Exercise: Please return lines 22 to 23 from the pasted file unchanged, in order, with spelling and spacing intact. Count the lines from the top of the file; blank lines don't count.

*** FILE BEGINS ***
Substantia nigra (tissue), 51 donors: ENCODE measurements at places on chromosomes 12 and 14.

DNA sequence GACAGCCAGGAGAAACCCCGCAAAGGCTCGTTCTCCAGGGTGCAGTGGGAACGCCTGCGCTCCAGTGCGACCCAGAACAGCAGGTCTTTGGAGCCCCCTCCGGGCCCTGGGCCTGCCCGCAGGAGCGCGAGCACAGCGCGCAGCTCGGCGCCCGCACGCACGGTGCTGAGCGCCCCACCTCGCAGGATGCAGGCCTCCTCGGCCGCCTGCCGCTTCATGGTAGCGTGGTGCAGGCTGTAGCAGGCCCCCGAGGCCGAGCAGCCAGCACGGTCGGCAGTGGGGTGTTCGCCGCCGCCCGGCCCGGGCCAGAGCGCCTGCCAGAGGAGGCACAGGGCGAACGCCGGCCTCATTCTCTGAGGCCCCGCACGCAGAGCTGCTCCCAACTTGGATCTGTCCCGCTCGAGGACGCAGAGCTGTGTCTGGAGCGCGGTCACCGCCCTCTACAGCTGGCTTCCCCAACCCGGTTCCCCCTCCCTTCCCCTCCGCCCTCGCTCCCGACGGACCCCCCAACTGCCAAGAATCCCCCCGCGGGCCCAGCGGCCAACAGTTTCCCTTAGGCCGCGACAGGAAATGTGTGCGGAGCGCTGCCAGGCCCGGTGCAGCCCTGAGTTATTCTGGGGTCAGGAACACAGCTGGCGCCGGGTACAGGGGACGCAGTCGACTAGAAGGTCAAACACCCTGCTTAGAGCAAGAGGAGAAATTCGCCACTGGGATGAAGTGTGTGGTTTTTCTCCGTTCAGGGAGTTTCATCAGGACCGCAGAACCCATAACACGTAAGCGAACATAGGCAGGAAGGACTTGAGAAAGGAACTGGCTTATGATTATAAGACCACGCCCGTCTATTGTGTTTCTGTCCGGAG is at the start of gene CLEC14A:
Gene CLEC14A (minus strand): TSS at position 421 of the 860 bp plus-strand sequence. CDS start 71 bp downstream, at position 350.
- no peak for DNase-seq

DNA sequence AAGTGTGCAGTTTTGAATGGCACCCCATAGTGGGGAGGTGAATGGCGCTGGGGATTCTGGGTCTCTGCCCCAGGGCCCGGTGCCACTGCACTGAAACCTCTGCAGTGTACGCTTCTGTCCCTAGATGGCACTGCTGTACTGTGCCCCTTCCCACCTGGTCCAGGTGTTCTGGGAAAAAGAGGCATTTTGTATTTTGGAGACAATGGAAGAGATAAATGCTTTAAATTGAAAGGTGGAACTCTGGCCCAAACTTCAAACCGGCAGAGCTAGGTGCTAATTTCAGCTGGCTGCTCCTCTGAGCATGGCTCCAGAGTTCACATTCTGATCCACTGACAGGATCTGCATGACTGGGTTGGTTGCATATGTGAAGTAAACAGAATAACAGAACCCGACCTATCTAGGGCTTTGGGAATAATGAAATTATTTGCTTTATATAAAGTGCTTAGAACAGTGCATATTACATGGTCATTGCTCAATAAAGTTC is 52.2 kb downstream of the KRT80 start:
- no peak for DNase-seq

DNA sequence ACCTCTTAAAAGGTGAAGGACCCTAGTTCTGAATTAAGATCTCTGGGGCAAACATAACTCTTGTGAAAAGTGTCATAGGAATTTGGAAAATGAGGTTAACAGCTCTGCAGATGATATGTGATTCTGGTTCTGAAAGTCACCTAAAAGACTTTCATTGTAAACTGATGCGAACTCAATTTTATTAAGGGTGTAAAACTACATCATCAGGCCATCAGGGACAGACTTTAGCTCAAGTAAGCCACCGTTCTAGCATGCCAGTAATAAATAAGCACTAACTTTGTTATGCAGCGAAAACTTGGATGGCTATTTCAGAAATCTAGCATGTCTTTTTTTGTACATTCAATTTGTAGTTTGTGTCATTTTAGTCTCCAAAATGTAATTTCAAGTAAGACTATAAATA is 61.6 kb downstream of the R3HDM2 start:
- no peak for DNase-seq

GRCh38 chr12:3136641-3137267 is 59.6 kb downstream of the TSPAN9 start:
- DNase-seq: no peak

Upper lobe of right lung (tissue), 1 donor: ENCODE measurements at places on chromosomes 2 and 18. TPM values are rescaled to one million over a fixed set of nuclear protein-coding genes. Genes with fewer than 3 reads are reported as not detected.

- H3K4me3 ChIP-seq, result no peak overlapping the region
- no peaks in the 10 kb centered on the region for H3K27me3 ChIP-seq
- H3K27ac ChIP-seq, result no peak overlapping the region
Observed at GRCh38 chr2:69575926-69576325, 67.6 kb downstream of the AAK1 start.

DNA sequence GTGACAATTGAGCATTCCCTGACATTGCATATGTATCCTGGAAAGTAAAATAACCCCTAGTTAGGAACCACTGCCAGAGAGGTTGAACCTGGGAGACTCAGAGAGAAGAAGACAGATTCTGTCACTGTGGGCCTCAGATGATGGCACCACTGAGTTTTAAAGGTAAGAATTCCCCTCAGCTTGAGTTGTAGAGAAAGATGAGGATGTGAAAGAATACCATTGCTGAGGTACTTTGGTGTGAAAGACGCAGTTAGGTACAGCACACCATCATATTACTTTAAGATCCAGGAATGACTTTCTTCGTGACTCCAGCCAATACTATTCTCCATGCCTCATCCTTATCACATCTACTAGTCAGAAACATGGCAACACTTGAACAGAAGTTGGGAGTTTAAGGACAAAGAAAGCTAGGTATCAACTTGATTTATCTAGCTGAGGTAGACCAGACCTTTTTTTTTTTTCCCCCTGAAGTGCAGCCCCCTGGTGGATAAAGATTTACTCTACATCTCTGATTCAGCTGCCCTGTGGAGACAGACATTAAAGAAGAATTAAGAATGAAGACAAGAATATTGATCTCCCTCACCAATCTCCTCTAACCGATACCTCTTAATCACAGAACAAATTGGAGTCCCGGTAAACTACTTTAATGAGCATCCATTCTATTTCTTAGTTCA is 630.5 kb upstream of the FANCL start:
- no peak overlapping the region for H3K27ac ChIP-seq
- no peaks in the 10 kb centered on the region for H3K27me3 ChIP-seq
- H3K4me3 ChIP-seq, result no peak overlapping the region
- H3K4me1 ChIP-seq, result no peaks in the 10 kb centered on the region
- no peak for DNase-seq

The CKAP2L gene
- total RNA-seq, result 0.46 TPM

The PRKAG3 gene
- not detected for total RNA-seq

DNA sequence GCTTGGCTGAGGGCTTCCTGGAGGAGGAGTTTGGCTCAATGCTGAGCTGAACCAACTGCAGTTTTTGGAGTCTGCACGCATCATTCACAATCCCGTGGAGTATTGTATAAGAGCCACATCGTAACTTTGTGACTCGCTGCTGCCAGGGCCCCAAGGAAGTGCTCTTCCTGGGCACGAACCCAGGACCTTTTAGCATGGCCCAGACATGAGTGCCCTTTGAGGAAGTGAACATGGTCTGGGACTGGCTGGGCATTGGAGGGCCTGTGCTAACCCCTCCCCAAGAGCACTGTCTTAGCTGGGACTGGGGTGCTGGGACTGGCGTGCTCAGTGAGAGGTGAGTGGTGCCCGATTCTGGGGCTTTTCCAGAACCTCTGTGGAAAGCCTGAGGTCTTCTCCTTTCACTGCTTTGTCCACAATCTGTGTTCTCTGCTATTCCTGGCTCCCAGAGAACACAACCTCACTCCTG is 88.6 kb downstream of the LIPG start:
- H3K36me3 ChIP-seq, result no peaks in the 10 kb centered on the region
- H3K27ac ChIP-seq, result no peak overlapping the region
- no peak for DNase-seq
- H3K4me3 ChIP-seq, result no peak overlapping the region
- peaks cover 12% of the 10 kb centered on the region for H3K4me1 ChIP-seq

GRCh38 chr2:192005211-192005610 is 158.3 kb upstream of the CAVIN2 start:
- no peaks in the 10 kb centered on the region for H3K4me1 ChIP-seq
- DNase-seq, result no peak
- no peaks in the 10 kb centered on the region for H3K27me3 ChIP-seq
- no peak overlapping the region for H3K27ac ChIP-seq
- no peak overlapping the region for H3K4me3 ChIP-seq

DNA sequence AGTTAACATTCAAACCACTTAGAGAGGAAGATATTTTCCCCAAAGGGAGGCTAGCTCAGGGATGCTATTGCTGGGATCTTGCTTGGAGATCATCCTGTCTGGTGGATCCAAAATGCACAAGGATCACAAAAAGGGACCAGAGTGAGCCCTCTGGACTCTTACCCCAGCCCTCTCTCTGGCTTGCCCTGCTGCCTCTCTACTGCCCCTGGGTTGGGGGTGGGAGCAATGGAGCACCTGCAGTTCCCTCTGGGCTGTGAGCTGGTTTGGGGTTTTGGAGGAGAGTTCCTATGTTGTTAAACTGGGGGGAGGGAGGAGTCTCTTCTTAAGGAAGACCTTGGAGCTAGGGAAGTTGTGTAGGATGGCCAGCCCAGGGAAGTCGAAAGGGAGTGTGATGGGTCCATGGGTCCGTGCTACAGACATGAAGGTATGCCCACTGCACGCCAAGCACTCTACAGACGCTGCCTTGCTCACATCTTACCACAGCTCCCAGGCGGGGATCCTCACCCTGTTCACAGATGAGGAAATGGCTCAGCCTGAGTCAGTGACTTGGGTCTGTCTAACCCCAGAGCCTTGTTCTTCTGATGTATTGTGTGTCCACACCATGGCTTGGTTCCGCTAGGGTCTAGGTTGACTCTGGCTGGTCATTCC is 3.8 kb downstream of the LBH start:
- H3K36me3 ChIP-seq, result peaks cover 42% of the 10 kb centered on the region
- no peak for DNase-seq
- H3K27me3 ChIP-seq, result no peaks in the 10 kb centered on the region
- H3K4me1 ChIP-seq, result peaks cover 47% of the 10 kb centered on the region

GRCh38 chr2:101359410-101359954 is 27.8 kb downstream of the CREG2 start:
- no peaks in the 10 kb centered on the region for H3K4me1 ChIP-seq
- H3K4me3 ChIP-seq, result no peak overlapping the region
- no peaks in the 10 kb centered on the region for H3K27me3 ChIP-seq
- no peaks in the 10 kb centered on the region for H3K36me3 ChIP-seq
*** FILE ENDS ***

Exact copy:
The CKAP2L gene
- total RNA-seq, result 0.46 TPM